snake


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snake

 [snāk]
any of many limbless reptiles; numerous species have venomous bites. See also snakebite.
coral snake any of various venomous pit vipers of the genera Micrurus and Micruroides; called also harlequin snake.
harlequin snake coral snake.

snake

(snāk),
An elongated, limbless, scaly reptile of the suborder Ophidia.

snake

(snāk)
1. a limbless reptile of the suborder Ophidia, some of which are poisonous.
2. any of various worms that resemble members of Ophidia.

black snake  blacksnake.
brown snake  a venomous elapid snake of Australia and New Guinea belonging to the genus Demansia.
coral snake  any of various venomous snakes of the genera Micrurus and Micruroides.
crotalid snake  crotalid (1).
elapid snake  elapid (1).
harlequin snake  coral s.
poisonous snakes 
2. snakes that contain poison, either in venom glands or in other organs or tissues.
sea snake  a snake of the family Hydrophiidae.
tiger snake  Notechis scutatus.
venomous snakes  snakes that secrete venoms capable of producing a deleterious effect on either the blood (hemotoxin) or the nervous system (neurotoxin), with the venom injected into the body of the victim by the snake's bite.
viperine snake  true viper.

snake

(snāk)
n.
Any of numerous scaly, legless, sometimes venomous squamate reptiles of the suborder Serpentes (or Ophidia), having a long, tapering, cylindrical body and flexible jaws.

snake

Trivial name for limbless members of suborder Ophidia, of medical interest, primarily because snakes have poisonous venom containing hemotoxins and/or neurotoxins; venomous North American snakes belong to either the viper family Crotilidae–rattlesnake, copperhead, water moccasin, or to Elapidae, coral snakes, related to cobras and kraits–India, Southeast Asia, and mambas, brown, black, tiger snakes of Australia; others–eg, constrictors encircle prey and asphyxiate; pet snakes are associated with infections: Aeromonas hydrophila, Edwardsiella tarda, E coli, mesocestoidiasis, Morganella morganii, Mycobacterium ulcerans, Ophionyssus natricis infestation, pentastosomiasis, Proteus vulgaris, Providencia spp, Q fever, salmonellosis, sparganosis. See Sea snake Vox populi A derogatory term for a ne'er-do-well–eg, lawyer, ex-spouse, etc.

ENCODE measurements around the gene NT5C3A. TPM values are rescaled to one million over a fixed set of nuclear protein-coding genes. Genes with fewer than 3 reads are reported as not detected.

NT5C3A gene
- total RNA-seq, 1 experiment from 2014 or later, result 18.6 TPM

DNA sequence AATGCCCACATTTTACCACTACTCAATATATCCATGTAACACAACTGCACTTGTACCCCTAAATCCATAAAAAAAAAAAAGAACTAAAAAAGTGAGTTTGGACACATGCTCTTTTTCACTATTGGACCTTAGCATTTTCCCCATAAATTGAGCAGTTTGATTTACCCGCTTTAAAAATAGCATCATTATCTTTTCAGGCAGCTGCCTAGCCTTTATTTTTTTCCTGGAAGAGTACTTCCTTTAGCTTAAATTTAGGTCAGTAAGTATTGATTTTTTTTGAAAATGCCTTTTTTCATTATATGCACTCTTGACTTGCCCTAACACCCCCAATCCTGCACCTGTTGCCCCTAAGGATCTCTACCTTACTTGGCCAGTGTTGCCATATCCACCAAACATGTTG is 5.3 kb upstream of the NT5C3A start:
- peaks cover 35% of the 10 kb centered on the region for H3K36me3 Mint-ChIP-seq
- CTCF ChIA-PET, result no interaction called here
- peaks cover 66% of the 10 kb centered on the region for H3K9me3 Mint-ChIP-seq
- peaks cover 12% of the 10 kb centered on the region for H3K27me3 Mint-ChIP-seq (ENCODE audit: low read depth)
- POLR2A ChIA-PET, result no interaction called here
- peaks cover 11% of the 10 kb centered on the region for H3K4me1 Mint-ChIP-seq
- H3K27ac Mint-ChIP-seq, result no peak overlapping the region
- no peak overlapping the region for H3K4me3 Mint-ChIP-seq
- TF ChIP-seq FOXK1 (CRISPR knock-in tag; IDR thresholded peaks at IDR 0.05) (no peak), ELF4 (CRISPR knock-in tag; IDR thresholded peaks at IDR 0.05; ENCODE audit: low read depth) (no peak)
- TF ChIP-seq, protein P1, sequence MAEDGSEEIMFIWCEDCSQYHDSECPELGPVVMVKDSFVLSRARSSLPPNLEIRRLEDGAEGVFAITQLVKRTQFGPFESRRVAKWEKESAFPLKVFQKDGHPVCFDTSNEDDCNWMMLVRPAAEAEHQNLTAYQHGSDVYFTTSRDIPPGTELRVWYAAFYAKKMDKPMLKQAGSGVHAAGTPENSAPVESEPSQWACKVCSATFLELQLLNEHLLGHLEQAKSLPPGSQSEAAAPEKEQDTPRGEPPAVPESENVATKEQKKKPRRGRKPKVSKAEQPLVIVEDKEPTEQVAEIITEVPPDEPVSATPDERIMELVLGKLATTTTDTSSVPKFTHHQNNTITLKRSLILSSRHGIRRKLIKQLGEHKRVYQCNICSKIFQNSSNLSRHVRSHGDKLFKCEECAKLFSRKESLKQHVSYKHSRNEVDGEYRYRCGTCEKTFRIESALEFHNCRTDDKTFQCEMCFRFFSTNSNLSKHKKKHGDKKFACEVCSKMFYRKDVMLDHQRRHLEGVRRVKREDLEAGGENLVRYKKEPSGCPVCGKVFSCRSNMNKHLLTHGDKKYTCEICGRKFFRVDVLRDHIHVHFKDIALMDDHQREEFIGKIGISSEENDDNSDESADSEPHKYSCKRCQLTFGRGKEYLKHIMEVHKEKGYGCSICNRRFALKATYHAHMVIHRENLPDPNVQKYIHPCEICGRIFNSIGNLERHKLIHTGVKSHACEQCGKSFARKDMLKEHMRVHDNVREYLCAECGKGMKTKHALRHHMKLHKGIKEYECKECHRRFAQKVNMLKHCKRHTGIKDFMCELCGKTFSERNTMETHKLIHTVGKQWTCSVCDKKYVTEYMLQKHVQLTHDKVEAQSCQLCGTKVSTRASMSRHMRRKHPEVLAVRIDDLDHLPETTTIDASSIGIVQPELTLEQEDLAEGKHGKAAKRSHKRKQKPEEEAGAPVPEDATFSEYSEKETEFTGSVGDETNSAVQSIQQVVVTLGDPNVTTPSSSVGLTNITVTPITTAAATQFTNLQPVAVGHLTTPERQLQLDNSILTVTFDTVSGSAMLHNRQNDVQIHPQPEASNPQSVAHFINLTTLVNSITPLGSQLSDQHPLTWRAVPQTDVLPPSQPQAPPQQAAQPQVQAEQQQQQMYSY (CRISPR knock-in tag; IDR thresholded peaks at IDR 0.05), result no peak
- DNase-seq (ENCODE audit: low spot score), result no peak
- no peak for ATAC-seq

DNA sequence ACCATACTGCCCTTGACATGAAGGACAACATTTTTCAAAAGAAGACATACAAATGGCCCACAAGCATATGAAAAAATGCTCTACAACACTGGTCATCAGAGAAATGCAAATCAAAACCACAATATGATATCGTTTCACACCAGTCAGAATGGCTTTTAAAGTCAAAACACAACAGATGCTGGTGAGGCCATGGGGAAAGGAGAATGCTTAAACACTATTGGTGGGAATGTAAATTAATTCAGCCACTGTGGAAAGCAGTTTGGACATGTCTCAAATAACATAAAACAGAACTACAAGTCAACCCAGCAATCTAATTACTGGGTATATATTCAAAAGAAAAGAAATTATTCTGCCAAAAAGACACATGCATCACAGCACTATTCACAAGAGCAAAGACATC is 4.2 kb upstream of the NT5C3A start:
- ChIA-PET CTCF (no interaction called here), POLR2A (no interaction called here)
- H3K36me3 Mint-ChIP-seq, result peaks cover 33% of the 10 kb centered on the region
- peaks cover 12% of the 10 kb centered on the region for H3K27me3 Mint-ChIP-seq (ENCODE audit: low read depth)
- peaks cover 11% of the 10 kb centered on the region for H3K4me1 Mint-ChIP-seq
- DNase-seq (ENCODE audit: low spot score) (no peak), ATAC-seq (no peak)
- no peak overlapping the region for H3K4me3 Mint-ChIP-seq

snake

a limbless reptile; many species are poisonous. See under the names of individual species. See also Table 22.

snake venom
References in classic literature ?
With this exclamation Roderick lost his self-control and threw himself upon the grass, testifying his agony by intricate writhings, in which Herkimer could not but fancy a resemblance to the motions of a snake.
Various plants with snake repellent potentials have been in use in traditional practice in the past as protective measure and are still in use in rural communities in the tropics.
My brother first saw the snake in a room and he called out to me.
This fatal disease has already affected several species and scientists say that its rate of transfer and lethality across species could spell disaster to snake population worldwide.
The milk snake is thought to have been a pet which was either abandoned or had escaped.
A firefighter and snake handling trainer places a rescued snake into a bin at a fire station in Bangkok.
A snake can wiggle and twist much better than YOU can
The barred grass snake, natrix helvetica, is now recognised as a species in its own right, distinct from the common or eastern grass snake (natrix natrix).
For snake expert Tim Cole, owner of Austin Reptile Service, there's another explanation: We are taught to hate them.
Different kinds of snakes including cobra, water snakes and pythons could be seen crawling freely in the specific area.
Ali Al Qatari has already caught 11 snakes this month which he said was the highest number he has caught in a month.
And an analysis of the snake family tree suggests that modern snakes' direct ancestors did too.